2. The meeting of our congregation in August 1987 to investigate rumors gave full opportunity for all to stand up and speak. No concrete evidence was brought forward, and Charles Ferguson (the brave hero of your story) would not stand up and speak.
3. These poor molested women have cour age to speak on their telephones or to be quoted by your magazine but they have con sistently refused to testify in front of our con gregation or in a court of law.
4. Piano police records confirm that harassment of our pastor and deacons began in August 1987, straight after the failed at tempt to “defrock” our pastor.
I want to end by saying that I believe a person is innocent until proven guilty and that mere rumors should never be allowed to end a pastor’s career.
If this is all that you and your staff can find to report in this great city of Dallas, you all need to move away from your desks and find the stories that really matter.
I am not a member of Canyon Creek Baptist Church. I have no “side to take” in the Canyon Creek disputes. I do have a “side to take” in the matter of edifying journalism. This story is not that kind of journalism. You should consider it below your dignity to lend yourself to a piece of this nature.
Someone should give Philip Chalk that parable-like truth that we learned years ago: “The more a person handles a skunk, even to skin it, the more he smells like that skunk.” We regret that you have allowed D to sink to this low.
Harold Sterett Lehmann
One Vote For Council-Manager
In her editorial questioning the validity of Dallas’s council-manager form of city government [“Editor’s Page,” August], Ruth Miller Fitzgibbons regretfully shows little knowledge of the city’s political history leading to adoption of that system or of the system itself, which has provided Dallas with good government for more than half a century. And even less about managing the city, which is the biggest business operating wholly within the city limits.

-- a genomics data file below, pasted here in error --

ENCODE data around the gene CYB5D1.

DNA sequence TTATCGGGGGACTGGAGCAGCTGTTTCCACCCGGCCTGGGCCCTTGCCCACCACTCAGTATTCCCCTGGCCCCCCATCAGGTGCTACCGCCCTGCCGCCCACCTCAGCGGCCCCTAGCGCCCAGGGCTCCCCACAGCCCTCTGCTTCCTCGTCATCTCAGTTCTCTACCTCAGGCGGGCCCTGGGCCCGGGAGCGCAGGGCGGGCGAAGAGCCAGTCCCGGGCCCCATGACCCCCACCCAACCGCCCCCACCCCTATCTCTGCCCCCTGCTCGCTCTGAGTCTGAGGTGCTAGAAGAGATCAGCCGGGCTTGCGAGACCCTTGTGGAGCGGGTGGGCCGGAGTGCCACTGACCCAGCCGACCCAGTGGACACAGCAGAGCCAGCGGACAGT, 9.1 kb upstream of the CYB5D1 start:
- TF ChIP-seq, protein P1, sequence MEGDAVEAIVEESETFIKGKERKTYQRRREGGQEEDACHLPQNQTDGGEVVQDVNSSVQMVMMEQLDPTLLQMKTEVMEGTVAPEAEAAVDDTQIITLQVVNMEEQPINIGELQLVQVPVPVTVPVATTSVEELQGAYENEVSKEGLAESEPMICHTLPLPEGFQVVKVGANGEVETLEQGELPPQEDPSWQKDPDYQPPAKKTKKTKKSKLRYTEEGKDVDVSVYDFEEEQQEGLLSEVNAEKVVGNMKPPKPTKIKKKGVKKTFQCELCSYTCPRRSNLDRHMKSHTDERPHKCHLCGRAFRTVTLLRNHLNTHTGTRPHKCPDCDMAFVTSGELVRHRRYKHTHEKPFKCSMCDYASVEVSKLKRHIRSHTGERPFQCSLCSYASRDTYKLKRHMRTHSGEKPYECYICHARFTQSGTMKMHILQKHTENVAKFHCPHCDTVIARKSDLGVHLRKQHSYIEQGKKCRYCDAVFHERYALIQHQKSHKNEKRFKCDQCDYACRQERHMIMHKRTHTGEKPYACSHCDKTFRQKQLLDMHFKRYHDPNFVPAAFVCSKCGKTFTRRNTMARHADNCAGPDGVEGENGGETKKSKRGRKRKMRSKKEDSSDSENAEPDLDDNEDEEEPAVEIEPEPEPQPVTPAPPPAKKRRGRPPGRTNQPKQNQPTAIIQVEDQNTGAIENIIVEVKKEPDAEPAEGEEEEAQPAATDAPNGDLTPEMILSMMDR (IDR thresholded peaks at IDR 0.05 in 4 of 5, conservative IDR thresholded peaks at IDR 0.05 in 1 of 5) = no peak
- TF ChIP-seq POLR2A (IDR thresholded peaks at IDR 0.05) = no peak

For fifty-seven years, since adopting the council-manager system in 1931, Dallas has generally been regarded as one of the best-governed cities in the United States. That record precludes doubt that the system works, withstanding the test of time and onslaughts of detractors. It is no happenstance that under that system Dallas has avoided government by machine-controlled politicians perpetuating corrupt tenures by dealing out largess to themselves and minions from assessments against citizens and out of taxpayers’ dollars. Voting citizens must be credited with maintaining the system that keeps Dallas free of corruption and mismanagement.